The upcoming General Data Protection Regulation (GDPR) has the potential to drive major cultural changes in businesses worldwide, according to a new survey from Veritas that found that 71% of respondents globally plan to incentivize employees to improve data hygiene and take accountability for data compliance.
According to The Veritas 2017 GDPR Report, 88% of organizations around the world plan to drive employee GDPR behavioral changes through training, rewards, penalties and contracts. In Singapore, the number is significantly higher, with 95% of those surveyed in the island state agreeing to drive such changes.
Almost half (47%) of businesses globally will go so far as to add mandatory GDPR policy adherences into employment agreements. In Singapore, 58% share a similar sentiment.
Failure to adhere to contractual guidelines could have significant implications. Nearly half (41%) of global respondents – and more than half (55%) of those surveyed in Singapore – also plan to implement employee disciplinary procedures if GDPR policies are violated. A quarter of businesses globally (25%) would consider withholding benefits – including bonuses – from employees found to be non-compliant, with 31% agreeing to do the same in Singapore. At the same time, 34% of global respondents say they will reward employees for complying with GDPR policies, as those employees are helping to promote proper data governance within their organizations, which can lead to better business outcomes. 38% of local respondents also share the same belief.
GDPR driving cultural changes
The report found that the vast majority of respondents (91% globally, 95% in Singapore) admit that their organization does not currently hold a culture of good data governance or GDPR compliance. However, as indicated above, companies understand that training is critical to driving cultural changes within their organizations.
The majority (63%) of companies believe all employees must receive mandatory training on GDPR policies, with 71% of those surveyed in Singapore sharing similar sentiments.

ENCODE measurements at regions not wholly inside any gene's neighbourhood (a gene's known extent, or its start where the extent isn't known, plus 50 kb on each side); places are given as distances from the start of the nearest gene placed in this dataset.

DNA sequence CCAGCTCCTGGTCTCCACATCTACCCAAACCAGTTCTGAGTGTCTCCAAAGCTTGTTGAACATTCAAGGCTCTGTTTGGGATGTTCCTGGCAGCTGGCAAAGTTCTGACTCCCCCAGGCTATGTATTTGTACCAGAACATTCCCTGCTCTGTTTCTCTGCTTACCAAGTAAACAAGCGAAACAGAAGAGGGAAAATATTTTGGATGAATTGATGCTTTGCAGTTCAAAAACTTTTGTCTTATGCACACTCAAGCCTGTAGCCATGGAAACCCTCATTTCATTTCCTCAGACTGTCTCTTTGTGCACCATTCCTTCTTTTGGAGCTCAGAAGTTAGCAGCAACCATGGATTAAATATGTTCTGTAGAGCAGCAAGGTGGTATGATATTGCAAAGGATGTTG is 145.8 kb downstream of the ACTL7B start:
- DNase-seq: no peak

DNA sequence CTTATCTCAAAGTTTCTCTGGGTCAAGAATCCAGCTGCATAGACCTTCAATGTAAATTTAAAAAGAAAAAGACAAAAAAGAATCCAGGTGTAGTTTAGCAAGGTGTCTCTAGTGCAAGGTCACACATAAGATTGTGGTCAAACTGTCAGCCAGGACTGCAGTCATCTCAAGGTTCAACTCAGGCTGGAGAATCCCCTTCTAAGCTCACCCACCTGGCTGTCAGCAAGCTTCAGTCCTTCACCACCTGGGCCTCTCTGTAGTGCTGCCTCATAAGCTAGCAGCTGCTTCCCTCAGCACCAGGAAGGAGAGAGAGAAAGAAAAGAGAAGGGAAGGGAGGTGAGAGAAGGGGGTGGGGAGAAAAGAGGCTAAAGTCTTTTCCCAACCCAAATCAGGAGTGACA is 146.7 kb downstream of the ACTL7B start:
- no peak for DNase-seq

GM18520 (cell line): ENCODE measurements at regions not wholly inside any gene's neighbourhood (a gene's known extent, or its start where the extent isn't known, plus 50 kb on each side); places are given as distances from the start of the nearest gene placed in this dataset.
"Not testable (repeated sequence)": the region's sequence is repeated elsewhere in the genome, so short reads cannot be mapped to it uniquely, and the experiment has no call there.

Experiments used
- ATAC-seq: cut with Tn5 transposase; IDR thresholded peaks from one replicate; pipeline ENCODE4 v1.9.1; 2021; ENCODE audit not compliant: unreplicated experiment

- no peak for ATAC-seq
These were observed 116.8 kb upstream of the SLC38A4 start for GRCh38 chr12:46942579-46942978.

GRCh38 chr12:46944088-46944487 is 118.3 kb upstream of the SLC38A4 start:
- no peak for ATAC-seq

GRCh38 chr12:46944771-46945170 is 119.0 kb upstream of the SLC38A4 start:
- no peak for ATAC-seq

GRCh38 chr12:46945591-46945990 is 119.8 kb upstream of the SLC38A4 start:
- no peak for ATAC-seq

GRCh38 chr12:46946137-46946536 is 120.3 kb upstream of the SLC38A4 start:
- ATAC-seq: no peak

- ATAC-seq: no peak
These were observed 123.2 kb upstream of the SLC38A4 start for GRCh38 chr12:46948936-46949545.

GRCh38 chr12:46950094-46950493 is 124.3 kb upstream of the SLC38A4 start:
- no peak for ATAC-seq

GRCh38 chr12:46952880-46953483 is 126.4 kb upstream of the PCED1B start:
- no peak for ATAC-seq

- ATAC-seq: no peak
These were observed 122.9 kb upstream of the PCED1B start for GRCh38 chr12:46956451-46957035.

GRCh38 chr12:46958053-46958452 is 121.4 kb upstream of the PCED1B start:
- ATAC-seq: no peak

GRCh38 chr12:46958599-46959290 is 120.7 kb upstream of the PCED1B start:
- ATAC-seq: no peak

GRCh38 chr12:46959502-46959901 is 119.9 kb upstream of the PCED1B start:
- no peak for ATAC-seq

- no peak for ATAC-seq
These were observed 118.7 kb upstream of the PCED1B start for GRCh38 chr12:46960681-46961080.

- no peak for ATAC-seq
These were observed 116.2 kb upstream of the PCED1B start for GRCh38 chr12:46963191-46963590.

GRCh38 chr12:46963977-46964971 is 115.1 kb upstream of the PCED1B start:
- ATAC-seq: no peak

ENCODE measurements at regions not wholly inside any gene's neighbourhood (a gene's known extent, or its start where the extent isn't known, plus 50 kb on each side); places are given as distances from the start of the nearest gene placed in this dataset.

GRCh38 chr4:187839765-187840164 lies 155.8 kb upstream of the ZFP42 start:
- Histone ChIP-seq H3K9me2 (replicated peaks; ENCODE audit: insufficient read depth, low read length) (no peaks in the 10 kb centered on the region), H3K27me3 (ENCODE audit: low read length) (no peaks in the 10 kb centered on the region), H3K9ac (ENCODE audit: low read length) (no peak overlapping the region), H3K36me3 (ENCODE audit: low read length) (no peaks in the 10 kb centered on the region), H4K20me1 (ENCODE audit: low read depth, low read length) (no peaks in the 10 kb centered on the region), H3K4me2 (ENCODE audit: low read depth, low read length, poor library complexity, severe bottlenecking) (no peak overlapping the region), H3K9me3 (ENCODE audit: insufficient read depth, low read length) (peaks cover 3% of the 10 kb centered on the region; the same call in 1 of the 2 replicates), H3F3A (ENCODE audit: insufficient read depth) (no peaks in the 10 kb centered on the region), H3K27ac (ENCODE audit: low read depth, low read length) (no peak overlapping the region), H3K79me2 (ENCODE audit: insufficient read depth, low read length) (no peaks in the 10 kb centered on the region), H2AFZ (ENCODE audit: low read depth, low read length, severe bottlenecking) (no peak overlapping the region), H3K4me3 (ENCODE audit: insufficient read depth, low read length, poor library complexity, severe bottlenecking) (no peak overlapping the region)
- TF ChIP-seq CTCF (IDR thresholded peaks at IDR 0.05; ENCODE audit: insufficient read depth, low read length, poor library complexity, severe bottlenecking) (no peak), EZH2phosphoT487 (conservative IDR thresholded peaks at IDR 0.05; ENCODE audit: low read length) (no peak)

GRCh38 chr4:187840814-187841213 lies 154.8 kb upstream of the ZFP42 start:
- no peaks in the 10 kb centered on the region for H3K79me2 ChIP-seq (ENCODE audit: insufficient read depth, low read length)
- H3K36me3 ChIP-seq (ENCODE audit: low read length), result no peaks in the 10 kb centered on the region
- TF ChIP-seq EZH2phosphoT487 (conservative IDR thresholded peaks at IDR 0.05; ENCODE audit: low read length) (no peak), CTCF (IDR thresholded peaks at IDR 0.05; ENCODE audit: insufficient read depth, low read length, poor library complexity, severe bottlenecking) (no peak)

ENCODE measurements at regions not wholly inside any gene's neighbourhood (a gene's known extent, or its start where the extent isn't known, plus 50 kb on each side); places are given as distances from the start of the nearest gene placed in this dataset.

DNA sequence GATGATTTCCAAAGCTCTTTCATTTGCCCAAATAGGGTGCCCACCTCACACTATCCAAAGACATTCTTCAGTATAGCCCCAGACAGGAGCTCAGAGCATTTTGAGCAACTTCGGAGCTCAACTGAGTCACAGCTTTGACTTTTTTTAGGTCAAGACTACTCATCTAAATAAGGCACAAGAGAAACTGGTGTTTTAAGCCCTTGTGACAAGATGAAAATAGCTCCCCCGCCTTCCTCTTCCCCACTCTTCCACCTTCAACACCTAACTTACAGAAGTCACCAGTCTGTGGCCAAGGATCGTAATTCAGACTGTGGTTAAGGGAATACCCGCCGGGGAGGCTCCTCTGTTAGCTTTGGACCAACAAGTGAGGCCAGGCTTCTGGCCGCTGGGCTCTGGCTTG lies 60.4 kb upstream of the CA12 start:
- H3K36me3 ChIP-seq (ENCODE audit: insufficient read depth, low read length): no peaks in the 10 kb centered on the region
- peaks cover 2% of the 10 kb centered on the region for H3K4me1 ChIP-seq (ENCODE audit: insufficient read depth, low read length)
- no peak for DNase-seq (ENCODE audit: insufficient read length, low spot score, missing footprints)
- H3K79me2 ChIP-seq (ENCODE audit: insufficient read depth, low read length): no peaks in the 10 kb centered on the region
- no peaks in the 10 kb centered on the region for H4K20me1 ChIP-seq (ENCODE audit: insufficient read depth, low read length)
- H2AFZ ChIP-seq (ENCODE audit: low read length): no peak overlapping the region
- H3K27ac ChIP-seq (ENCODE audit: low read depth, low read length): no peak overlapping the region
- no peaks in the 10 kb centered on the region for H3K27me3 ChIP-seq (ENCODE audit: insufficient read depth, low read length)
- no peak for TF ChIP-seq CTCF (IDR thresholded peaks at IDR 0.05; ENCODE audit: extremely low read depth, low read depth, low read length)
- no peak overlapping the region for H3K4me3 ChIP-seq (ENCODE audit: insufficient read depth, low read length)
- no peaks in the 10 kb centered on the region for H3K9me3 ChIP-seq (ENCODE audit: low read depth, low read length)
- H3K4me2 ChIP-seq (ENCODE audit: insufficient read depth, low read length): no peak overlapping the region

However, respondents were also quick to identify the types of employees that should be trained: 86% believe the IT department must be prioritized, closely followed by business direction and strategy employees (85%), business development/sales/channel employees (84%), legal employees (82%) and finance employees (82%).
Meanwhile, 92% of companies in Singapore felt that the efforts should be focused on business development/sales/channel employees, followed by IT department (89%), business direction and strategy employees (89%) and legal employees (89%).
“Data is one of the most critical assets within an organization, yet many businesses are struggling to implement good data hygiene practices – and that often starts with employees,” said Mike Palmer, executive vice president and chief product officer at Veritas. “However, our research shows that businesses are getting serious about driving cultural change within their organizations.”
“As businesses consider deploying new processes and policies including training, rewards and updated contracts in support of GDPR compliance, more employees will understand the role they play in protecting their organization’s data. And, for employees that fail to take matters seriously, their bonuses and benefits may be negatively impacted.”
While avoiding stringent regulatory penalties and fines is clearly a driver for improving an organization’s compliance posture, many companies also see major business benefits that go well beyond avoiding such sanctions. The research shows that almost all businesses – 95% globally and 98% locally – see substantial business benefits to achieving GDPR compliance, including better data management across the entire organization.
Detailed information on the report is here [PDF].
An infographic is also available right below this sentence.
Veritas commissioned independent technology market research specialist Vanson Bourne to undertake the research upon which this report is based.
A total of 900 business decision makers were interviewed in February and March across the US, the UK, France, Germany, Australia, Singapore, Japan and the Republic of Korea. The respondents were from organizations with at least 1,000 employees, and could be from any sector. To qualify for the research, respondents had to be from organizations that do at least some business with the EU.